A 1986 lesson on tax reform
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I want to be optimistic about tax reform in this Congress. Reducing tax rates, simplifying the tax code, and making it more fair is long overdue.

But as I watch things unfolding in Congress, I see two things that could drive the attempt at tax reform effort off a cliff once again.

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First, experience demonstrates that tax reform won’t happen unless it starts as a truly bipartisan effort in the House Ways and Means Committee. And I see little evidence that is happening. At the moment, Republican tax-writers appear to be “going it alone.”

 

And second, there appears to be a serious effort to pay for the reduction in tax rates by employing what is called a “border tax adjustment.” But that proposal, which is estimated to raise $1.3 trillion dollars, is exactly the type of lodestone around the neck of tax reform that can stop it in its tracks.

Reforming our tax code is so important. I hope this won’t become just another year among many when politicians always promise and never accomplish it.

The idea of tax reform isn’t really controversial. Everybody knows the tax code is too complicated, too unfair, and littered with special deals for a special few. But the details of tax reform can be very controversial.

During the last successful effort to reform the U.S. tax code in 1986, I was a member of the House Ways and Means Committee where that legislation started. It was widely celebrated as a major success. We eliminated many deductions and special deals in the tax code, used the savings to substantially lower the top tax rate to 28 percent, and also simplified the tax code.

The chairman of the House Ways and Means Committee who led that effort was a larger than life Congressman from Illinois named Dan Rostenkowski. He was a big, gruff Chicago Democrat who saw an opportunity to work with a Republican President, Ronald Reagan, who had campaigned on the issue of tax reform. He also had support from his own party with Congressman Gephardt and Senator Bradley having introduced tax reform legislation in the House and Senate.

The first day of the tax reform “markup” of the Ways and Means Committee was highly unusual. The nearly three-dozen Democrat and Republican members of the Ways and Means Committee were seated at a large round collection of tables that filled the cavernous committee room.

But, also seated at that table were republican Treasury Secretary Jim Baker and his deputy Richard Darman. It was unprecedented to have representatives of the executive branch to be sitting at the table of a legislative committee.

They were there at the invitation of Chairman Rostenkowski who was determined to demonstrate that tax reform had to be bipartisan. And it worked. That first day began a long journey to write a major tax reform bill that was eventually signed into law by President Reagan and was acknowledged as a victory for improving the tax code.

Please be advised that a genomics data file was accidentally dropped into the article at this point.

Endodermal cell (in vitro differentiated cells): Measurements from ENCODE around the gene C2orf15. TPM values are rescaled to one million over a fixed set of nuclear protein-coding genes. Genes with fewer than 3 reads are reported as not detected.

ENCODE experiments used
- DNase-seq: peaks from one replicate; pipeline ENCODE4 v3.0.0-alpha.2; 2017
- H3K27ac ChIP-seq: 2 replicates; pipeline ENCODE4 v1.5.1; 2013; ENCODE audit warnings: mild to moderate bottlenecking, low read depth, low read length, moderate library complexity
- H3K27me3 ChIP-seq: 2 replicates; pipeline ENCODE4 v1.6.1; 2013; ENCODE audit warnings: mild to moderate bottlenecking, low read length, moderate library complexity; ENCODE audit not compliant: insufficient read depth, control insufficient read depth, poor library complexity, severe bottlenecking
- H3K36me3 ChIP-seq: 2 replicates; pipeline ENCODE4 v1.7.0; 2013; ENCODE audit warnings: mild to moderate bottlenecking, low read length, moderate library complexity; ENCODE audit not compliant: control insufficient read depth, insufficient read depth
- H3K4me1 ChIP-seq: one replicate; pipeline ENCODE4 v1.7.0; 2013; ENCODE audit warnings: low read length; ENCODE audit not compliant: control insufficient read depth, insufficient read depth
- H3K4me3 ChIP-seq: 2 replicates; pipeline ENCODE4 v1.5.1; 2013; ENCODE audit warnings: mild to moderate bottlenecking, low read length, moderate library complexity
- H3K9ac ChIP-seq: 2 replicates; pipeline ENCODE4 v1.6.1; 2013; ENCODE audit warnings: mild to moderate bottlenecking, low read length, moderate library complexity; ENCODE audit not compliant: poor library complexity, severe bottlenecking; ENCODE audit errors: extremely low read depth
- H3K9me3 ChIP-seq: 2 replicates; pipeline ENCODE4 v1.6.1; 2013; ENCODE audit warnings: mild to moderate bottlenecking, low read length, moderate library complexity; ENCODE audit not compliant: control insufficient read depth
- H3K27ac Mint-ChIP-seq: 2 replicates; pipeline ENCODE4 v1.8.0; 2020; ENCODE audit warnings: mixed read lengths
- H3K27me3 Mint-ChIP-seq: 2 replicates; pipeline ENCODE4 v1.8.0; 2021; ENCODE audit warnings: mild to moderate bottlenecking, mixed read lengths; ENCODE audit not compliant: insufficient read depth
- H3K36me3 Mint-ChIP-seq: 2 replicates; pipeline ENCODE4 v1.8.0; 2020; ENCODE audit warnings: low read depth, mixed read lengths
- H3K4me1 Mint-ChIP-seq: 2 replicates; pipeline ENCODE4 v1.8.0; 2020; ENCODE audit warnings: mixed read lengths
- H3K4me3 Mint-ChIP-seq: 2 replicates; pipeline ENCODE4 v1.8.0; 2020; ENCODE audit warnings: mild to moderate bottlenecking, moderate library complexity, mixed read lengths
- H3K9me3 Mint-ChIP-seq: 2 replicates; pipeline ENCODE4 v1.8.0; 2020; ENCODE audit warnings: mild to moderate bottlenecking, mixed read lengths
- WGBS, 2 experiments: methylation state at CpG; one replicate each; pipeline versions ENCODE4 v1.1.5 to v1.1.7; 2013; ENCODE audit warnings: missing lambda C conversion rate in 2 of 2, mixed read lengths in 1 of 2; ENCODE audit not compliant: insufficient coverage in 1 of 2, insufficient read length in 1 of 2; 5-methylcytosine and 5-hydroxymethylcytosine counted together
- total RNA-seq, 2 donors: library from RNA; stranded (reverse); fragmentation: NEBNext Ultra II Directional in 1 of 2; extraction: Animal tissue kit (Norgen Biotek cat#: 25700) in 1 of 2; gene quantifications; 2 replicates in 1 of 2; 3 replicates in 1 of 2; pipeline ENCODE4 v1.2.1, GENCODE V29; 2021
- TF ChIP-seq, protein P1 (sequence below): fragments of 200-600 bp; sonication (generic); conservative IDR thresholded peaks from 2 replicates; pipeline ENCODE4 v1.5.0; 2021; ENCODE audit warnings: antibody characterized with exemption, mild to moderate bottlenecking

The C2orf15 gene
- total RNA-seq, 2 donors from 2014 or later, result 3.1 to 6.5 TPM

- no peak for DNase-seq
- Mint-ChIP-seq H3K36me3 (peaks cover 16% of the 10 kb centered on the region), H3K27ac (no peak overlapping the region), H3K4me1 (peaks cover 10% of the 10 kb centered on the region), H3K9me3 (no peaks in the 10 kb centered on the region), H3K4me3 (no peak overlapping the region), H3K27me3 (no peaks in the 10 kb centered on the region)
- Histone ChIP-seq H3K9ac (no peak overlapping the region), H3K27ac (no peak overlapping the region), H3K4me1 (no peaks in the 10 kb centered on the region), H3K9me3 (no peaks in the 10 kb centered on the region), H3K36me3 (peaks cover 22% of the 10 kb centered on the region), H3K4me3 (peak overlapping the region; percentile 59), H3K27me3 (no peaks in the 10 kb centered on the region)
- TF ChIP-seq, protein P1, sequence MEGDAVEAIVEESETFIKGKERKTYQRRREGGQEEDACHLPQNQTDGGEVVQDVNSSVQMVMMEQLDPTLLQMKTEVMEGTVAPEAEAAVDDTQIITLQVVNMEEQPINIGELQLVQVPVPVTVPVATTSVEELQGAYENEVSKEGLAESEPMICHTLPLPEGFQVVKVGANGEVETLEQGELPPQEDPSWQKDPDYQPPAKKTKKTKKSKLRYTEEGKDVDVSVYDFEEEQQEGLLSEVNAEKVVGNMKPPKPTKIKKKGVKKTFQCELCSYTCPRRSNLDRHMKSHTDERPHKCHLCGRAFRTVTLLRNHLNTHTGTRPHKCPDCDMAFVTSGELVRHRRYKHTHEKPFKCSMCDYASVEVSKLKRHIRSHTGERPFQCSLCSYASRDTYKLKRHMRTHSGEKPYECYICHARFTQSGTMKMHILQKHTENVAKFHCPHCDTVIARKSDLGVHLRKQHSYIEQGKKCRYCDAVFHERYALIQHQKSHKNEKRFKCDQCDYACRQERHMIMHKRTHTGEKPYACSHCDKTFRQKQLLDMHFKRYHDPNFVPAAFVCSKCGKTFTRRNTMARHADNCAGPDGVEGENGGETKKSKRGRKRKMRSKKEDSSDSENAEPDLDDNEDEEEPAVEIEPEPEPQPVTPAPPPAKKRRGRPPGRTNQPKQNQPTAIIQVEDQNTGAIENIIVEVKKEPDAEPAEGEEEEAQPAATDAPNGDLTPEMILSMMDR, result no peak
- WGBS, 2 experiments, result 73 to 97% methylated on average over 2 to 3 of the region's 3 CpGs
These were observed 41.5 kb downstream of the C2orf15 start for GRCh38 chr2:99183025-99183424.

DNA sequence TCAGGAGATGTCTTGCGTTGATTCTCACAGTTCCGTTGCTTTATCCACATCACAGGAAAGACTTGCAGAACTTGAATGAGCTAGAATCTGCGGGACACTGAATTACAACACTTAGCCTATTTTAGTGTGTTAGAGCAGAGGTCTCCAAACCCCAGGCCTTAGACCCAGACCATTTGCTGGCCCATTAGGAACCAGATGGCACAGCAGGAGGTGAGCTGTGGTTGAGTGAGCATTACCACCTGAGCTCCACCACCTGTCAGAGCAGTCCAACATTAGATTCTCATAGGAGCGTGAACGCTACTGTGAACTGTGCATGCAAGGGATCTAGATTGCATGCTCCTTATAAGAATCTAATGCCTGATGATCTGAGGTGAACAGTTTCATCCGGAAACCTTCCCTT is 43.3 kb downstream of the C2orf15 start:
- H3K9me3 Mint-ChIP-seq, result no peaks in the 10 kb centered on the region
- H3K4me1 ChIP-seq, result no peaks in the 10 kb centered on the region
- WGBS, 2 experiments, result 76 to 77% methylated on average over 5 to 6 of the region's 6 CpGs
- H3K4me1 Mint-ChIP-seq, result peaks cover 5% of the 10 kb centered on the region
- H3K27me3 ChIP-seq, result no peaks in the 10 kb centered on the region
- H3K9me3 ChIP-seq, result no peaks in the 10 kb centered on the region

Even with bipartisan cooperation, reforming the tax code in 1986 was a heavy lift. It was accomplished with the leadership of a Republican president, a Democratic chairman of the House Ways and Means Committee and a Republican chairman of the Senate Finance Committee, all strongly supporting the bill.

The 1986 experience demonstrated for me that reforming our tax code cannot, and will not, be done unless it includes participation right from the start by both Republicans and Democrats working together on the House Ways and Means Committee.

In addition, tax reform will be difficult to accomplish without the organized opposition to kill a proposal like the border adjustment tax. That proposal is described as a remedy for issues not in the tax code, and a revenue raiser to pay for lower rates. However, I fear it will likely have the impact of blocking the tax reform effort.

An old Indian chief once said, “The success of a rain dance depends a lot of timing.” That’s true of a lot of things, and it is especially true of the ability to enact major legislation such as tax reform. The timing is right for tax reform. But it takes more than timing. It also takes bipartisanship and the right mix of meaningful reform proposals to get a tax reform bill to the president’s desk for signature.

My hope is this will be the year when both political parties can become partners in enacting comprehensive tax reform. America is waiting.

Byron Dorgan served as U.S. Senator from North Dakota from 1992 to 2011. He previously served as U.S. Representative from North Dakota and earlier was Tax Commissioner of North Dakota. He is now a senior policy advisor at law firm Arent Fox and a senior fellow at the Bipartisan Policy Center.


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